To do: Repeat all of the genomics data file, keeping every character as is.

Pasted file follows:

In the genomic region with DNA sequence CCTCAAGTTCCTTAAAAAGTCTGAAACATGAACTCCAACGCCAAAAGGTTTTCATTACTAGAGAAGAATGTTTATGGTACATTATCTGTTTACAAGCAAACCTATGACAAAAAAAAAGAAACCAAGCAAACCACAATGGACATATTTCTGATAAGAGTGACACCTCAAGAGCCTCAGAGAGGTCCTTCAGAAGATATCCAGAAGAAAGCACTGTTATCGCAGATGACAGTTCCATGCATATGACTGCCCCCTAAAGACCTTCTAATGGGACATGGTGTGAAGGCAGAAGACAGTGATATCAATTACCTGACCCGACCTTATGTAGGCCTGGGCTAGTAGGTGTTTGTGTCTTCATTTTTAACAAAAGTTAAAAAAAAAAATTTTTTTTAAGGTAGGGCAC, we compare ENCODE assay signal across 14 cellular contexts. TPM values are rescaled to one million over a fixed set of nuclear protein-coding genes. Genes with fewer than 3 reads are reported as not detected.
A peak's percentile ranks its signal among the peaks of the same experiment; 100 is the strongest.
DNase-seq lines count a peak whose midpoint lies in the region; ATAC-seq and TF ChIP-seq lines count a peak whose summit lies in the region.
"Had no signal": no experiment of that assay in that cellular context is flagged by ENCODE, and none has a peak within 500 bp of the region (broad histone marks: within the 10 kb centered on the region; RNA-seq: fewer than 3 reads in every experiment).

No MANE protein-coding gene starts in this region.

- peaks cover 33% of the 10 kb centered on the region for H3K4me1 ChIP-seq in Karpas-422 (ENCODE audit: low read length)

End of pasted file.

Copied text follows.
In the genomic region with DNA sequence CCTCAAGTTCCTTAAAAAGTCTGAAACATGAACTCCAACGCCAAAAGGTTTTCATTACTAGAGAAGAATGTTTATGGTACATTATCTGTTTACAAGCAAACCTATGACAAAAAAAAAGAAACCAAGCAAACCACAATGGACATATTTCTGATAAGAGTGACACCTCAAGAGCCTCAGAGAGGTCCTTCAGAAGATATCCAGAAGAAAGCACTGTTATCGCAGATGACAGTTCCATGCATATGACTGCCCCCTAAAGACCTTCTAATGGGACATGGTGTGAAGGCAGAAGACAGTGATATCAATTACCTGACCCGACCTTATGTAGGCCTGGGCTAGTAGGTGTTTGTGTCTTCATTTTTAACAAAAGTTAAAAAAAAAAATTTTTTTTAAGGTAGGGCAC, we compare ENCODE assay signal across 14 cellular contexts. TPM values are rescaled to one million over a fixed set of nuclear protein-coding genes. Genes with fewer than 3 reads are reported as not detected.
A peak's percentile ranks its signal among the peaks of the same experiment; 100 is the strongest.
DNase-seq lines count a peak whose midpoint lies in the region; ATAC-seq and TF ChIP-seq lines count a peak whose summit lies in the region.
"Had no signal": no experiment of that assay in that cellular context is flagged by ENCODE, and none has a peak within 500 bp of the region (broad histone marks: within the 10 kb centered on the region; RNA-seq: fewer than 3 reads in every experiment).

No MANE protein-coding gene starts in this region.

- peaks cover 33% of the 10 kb centered on the region for H3K4me1 ChIP-seq in Karpas-422 (ENCODE audit: low read length)